Windows Phone 7 - using the Panorama control
Written by Mike James   
Monday, 20 September 2010
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Windows Phone 7 - using the Panorama control
Basic Panoramas
PanoramaItem
The generated code
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Basic Panoramas

Although the majority of examples start off with something quite complicated I have found that doing the reverse is often the best way to learn how something works. In this case we will strip the Panorama control right back to its basics and then build up something a little more interesting.

The basic structure of the Panorama control is that it has an items collection which can be used just like any other ItemsControl. You can add object elements to the items collection and each one will be displayed on a separate page that the user can swipe scroll to.

For example, the XAML :


       Title="my application"
       Name="Panorama1">
 This is item one
 This is item two
 This is item three

Creates a display with three pages each one containing a single line of text.

You can also add items in code. For example:

Panorama1.Items.Add(new TextBlock() 
            { Text = "Dynamic Item" });

You can add a mixture of items to the Panorama control to create more complicated layouts. For example


      Title="my application"
      Name="Panorama1">
 
    This is item one

 
 
 
    Text below an Ellipse
 
 

This adds two items - a TextBlock on one page and a StackPanel with an ellipse and another TextBlock on a second page.

At this point you might be wondering what happens if the object that you use as an item is bigger than the width of a screen?

For example suppose you try to draw an Ellipse that is 800 pixels wide? Will it straddle two item pages in the Panorama object? The simple answer is no. The control truncates any graphics to a single page so that the big Ellipse would only appear on its own item page and would be truncated a the edges of the adjacent pages.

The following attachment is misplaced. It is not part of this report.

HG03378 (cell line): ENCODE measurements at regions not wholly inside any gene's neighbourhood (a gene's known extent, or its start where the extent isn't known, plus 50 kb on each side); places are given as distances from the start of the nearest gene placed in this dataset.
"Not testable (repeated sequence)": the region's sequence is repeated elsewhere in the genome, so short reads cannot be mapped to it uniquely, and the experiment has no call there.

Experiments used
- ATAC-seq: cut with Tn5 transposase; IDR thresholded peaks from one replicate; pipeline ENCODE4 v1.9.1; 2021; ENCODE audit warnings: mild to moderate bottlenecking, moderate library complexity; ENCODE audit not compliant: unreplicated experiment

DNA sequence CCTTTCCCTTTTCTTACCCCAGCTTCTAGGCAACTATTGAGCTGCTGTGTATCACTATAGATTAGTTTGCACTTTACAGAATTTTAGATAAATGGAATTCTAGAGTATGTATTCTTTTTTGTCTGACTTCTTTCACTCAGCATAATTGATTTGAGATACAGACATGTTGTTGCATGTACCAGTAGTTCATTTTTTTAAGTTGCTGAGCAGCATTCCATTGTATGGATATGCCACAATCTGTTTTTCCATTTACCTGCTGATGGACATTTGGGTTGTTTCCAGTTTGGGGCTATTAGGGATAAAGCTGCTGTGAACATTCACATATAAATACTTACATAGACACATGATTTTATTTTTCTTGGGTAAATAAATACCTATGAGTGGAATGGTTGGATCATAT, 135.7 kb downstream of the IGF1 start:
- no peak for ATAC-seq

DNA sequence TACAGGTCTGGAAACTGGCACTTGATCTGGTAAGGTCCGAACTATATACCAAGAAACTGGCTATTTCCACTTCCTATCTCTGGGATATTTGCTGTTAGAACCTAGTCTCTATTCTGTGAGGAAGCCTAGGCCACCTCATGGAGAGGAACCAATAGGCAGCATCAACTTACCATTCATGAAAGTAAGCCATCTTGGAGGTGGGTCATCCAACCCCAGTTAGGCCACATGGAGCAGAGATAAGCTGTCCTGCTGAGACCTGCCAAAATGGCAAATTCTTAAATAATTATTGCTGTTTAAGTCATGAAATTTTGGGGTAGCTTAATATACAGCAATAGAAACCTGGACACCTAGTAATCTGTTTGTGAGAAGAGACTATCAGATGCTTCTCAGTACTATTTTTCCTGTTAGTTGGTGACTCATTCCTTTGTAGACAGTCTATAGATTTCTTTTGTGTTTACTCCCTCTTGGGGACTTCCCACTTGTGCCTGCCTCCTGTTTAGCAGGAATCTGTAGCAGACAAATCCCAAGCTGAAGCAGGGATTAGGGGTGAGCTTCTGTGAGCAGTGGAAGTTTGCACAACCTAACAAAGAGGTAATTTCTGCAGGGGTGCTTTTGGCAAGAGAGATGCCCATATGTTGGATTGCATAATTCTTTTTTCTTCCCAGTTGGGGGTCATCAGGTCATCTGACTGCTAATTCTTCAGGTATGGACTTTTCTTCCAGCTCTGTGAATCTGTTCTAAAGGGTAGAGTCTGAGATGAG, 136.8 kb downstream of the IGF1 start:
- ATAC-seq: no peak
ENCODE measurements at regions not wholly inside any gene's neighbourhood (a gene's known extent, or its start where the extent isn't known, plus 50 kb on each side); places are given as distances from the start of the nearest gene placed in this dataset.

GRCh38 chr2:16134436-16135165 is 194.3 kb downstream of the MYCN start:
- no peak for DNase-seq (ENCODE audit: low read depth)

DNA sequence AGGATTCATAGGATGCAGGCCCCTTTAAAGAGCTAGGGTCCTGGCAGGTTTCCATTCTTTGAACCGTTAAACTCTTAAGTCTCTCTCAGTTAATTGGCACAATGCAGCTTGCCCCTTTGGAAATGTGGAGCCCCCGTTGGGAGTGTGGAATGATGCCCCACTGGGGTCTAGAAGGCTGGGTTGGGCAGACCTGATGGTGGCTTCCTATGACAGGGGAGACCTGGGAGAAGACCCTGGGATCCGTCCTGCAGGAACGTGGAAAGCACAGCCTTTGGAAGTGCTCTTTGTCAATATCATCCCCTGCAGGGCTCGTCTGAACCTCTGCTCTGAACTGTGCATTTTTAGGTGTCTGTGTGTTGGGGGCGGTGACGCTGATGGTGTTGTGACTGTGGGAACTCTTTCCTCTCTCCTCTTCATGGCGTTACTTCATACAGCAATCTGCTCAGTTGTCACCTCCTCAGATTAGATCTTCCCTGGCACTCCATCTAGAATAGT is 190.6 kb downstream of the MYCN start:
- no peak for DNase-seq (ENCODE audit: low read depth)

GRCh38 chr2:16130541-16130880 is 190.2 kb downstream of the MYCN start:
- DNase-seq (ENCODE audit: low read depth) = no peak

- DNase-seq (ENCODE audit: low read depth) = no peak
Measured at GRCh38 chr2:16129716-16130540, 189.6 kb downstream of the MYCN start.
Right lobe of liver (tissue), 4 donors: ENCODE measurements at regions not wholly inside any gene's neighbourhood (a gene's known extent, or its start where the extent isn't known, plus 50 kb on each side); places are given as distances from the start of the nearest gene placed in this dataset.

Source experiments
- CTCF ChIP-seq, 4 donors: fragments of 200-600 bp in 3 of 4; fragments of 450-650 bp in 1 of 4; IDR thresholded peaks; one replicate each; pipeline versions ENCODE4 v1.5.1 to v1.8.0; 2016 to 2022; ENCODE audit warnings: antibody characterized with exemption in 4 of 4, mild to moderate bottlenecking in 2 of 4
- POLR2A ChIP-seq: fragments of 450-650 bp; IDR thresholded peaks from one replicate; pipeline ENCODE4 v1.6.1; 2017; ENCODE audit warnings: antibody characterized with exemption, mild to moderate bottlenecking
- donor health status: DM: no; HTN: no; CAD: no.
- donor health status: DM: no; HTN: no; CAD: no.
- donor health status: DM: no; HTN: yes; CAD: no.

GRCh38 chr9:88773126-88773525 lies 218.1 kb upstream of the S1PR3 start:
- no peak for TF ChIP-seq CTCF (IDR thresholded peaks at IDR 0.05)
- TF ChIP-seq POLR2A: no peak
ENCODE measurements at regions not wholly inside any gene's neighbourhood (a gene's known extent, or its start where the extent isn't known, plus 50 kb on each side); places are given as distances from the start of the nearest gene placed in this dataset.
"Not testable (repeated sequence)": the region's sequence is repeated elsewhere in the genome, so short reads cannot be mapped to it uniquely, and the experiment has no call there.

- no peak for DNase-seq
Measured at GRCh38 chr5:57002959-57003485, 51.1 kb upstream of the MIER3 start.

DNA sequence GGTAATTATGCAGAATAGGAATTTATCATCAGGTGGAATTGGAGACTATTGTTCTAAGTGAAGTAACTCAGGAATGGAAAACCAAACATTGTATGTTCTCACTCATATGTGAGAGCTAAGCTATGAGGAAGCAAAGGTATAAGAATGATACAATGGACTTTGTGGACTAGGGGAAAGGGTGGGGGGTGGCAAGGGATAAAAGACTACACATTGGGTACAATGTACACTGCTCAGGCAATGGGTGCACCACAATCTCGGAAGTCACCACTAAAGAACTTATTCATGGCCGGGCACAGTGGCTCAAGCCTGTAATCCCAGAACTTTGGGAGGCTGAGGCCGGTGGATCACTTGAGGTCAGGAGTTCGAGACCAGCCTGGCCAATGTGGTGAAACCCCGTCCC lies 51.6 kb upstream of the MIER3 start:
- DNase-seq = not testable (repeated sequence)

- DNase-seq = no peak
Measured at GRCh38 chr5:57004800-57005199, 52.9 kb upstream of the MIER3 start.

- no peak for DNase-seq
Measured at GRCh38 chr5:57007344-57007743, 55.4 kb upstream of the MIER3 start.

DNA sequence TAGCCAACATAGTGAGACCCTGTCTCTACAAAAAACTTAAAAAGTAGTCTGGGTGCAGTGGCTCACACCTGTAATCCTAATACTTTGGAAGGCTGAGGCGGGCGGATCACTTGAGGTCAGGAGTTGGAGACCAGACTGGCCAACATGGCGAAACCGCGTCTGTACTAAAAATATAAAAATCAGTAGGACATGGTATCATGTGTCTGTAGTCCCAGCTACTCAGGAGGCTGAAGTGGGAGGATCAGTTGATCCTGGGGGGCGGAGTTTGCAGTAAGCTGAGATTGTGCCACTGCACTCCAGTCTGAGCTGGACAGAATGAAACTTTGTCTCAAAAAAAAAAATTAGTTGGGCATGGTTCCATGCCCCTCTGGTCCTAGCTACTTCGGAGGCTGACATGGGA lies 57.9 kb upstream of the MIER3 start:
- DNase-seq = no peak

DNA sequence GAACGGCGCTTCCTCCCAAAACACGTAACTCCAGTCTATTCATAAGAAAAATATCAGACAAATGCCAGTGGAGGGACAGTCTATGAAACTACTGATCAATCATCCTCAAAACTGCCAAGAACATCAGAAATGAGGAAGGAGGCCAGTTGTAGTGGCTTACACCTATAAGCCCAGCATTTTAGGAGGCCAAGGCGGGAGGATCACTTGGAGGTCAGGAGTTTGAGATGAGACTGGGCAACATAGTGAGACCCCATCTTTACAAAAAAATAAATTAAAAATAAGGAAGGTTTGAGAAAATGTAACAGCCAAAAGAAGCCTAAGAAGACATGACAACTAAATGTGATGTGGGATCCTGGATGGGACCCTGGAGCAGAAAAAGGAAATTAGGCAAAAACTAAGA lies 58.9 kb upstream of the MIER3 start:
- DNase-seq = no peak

You can easily create simple layouts on each of the pages that you need. You can add event handlers to the controls in the layout in the usual way. For example, if you add a button to the StackPanel:


    Title="my application"
    Name="Panorama1">
 
   This is item one
 
 
 
 
  Text below an Ellipse

 
         Height="72"
         HorizontalAlignment="Left"
         Margin="200,300,0,0"
         Name="button1"
         VerticalAlignment="Top"
         Width="160"
         Click="button1_Click" />

You can use the properties window to add a click event handler or add the handler in code:

private void button1_Click(
    object sender, RoutedEventArgs e)
{
 MessageBox.Show("Button clicked");
}


Now when you swipe scroll to the button clicking it displays the MessageBox.

This isn't rocket science but that is the point.

The Panorama control is fairly obvious to use and behaves just like any other UI control.

In most cases you are going to want to display a list with a repeating format on each of the item pages. In a standard Silverlight application the control that you would use for the job  is the ListBox. As already explained you can most certainly use the ListBox for the job. For example:


     Title="my application"
     Name="Panorama1">
 
          Width="300"
          Height="200"
          Margin="0,5,0,5">
  List item 2
  List item 3
  List item 4
  List item 5
...
 
...

However if you try this out you will discover that the ListBox scrolls vertically when you drag with the mouse but it doesn't do it with the same style that the Panorama control does. If you try a flick or a swipe you will see that the list only moves for as long as the mouse does.

 

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<ASIN:1430233060>

<ASIN:0672335395>

 



Last Updated ( Monday, 11 October 2010 )
 
 

   
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